Man-hour


Man-hour

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A man-hour or person-hour is the amount of work performed by an average worker in one hour.[1][2] It is used in written "estimates" for estimation of the total amount of uninterrupted labour required to perform a task. For example, researching and writing a college paper might require twenty man-hours. Preparing a family banquet from scratch might require ten man-hours.

Man-hours do not take account of the breaks that people generally require from work, e.g. for rest, eating, and other bodily functions. They only count pure labour. Managers count the man-hours and add break time to estimate the amount of time a task will actually take to complete. Thus, while one college course's written paper might require twenty man-hours to carry out, it almost certainly will not get done in twenty consecutive hours. Its progress will be interrupted by work for other courses, meals, sleep, and other distractions.

Real-world applications

The advantage of the man-hour concept is that it can be used to estimate the impact of staff changes on the amount of time required for a task. This is done by dividing the number of man-hours by the number of workers available.

This is, of course, appropriate to certain types of activities. It is of most use when considering 'piece-work', where the activity being managed consists of discrete activities having simple dependencies, and where other factors can be neglected. So, adding another man to a packaging team will increase the output of that team in a predictable manner. In transport industry, this concept is superseded by passenger-mile and tonne-mile for better costing accuracy.

In reality, other factors intervene to reduce the simplicity of this model. If some elements of the task have a natural timespan, adding more staff will have a reduced effect: although having two chefs will double the speed of some elements of food preparation, they roast a chicken no faster than one chef. Some tasks also have a natural number of staff associated with them: the time to chop the vegetables will be halved with the addition of the second chef, but the time to carve the chicken will remain the same.

Another example is the old adage, "Just because a woman can make a baby in 9 months, it does not follow that 9 women can make a baby in one month." This adage is oft cited in systems development to try and justify the belief that adding more staff to a project does not guarantee it will get done quicker.

Another problem with this model, as Fred Brooks noted, is that organization, training, and co-ordination activities could more than outweigh the potential benefits of adding extra staff to work on a task, especially if considered only over a shorter time period.

Similar units

The similar concept of a man-day, man-week, man-month, or man-year[3][4] is used on very large projects. It is the amount of work performed by an average worker during one day, week, month, or year, respectively. The number of hours worked by an individual during a year varies greatly according to cultural norm(s) and economics. The average annual hours actually worked per person in employment as reported by OECD countries in 2007, for example, ranged from a minimum of 1389 hours (Netherlands) to a maximum of 2316 hours (South Korea).[5]

See also

References

External links

Man-years:


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Look at other dictionaries:

  • man-hour — ˈman hour noun [countable] COMMERCE MANUFACTURING the amount of work done by one person in one hour: • General Motors budgets for 30.3 man hours to build a car. * * * man hour UK US noun [C] ► WORKPLACE, PRODUCTION the amount …   Financial and business terms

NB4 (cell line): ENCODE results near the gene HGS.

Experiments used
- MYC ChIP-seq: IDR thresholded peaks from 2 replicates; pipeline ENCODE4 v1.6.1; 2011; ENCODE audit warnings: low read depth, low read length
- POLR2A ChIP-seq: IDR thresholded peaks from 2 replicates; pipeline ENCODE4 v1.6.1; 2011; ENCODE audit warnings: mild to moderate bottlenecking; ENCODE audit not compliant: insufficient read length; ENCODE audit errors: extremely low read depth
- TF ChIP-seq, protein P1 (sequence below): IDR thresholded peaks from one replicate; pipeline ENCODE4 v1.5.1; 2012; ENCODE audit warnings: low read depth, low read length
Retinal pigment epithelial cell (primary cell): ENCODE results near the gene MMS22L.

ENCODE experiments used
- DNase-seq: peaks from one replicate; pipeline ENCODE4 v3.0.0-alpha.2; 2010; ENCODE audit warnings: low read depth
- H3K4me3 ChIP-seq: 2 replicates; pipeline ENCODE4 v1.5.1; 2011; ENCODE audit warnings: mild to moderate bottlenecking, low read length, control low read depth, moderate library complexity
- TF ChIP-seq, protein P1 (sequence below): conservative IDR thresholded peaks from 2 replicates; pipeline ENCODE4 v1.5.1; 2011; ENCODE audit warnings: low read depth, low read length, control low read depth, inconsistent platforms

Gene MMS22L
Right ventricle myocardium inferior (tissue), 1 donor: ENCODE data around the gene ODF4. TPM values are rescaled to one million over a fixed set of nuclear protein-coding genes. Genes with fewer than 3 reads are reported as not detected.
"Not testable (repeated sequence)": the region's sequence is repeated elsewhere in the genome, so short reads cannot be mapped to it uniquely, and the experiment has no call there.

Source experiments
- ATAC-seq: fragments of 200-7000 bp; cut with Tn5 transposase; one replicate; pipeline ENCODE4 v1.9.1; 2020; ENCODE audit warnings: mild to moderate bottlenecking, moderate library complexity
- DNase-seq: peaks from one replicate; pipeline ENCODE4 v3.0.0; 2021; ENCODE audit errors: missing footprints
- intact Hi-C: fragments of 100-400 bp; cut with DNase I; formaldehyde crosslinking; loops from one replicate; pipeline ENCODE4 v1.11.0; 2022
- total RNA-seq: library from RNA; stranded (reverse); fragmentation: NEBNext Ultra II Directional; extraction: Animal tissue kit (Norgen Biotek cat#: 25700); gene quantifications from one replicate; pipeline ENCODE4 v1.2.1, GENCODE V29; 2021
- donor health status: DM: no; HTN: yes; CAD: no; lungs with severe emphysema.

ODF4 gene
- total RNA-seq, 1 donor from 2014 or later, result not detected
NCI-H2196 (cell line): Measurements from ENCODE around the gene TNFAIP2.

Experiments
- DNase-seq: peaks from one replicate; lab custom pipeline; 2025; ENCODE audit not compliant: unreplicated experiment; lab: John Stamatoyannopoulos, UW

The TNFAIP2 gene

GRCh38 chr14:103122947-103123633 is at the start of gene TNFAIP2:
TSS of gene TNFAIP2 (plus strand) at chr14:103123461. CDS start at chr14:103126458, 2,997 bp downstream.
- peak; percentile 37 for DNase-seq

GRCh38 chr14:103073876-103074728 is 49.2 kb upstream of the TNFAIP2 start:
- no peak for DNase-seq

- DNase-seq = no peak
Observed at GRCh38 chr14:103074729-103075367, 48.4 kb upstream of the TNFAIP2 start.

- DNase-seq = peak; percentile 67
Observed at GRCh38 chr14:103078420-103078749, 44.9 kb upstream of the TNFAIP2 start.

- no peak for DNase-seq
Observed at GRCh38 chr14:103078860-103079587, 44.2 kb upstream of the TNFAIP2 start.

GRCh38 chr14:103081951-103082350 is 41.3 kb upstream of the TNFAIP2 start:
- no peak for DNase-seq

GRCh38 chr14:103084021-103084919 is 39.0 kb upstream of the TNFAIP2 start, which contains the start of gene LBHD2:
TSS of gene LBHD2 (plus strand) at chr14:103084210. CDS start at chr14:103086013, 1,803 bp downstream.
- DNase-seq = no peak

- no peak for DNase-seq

• man hour — man hour, man hour man hour . The quantity of work which one person can perform in one hour; often an estimate made for the purpose of deciding whether to undertake a project, and sometimes used in accounting; as, it will take a hundred man hours …   The Collaborative International Dictionary of English

  • man-hour — man hour, man hour man hour . The quantity of work which one person can perform in one hour; often an estimate made for the purpose of deciding whether to undertake a project, and sometimes used in accounting; as, it will take a hundred man hours …   The Collaborative International Dictionary of English

  • man-hour — man hours also man hour N COUNT: usu pl A man hour is the average amount of work that one person can do in an hour. Man hours are used to estimate how long jobs take, or how many people are needed to do a job in a particular time. The restoration …   English dictionary

  • man-hour — n the amount of work done by one person in one hour ▪ The main structure takes only about 40 man hours to erect …   Dictionary of contemporary English

  • man-hour — man ,hour noun count the amount of work that one person can do in an hour. Some people avoid using this word because they consider it offensive to women, and they use person hour instead …   Usage of the words and phrases in modern English

  • man-hour — [man′our΄] n. an industrial time unit equal to one hour of work done by one person …   English World dictionary

  • man-hour — man′ hour n. a unit of measurement based on an ideal amount of work accomplished by one person in an hour • Etymology: 1915–20 …   From formal English to slang

  • man-hour — ˈ ̷ ̷| ̷ ̷ noun : a unit of one hour s work by one man used especially as a basis for cost finding and wages should save countless thousands of dollars and man hours Advt * * * /man oweur , ow euhr/, n. a unit of measurement, esp. in accountancy …   Useful english dictionary

  • man-hour — UK / US noun [countable] Word forms man hour : singular man hour plural man hours the amount of work that one person can do in an hour. Some people avoid using this word because they think it is offensive to women, and they use person hour… …   English dictionary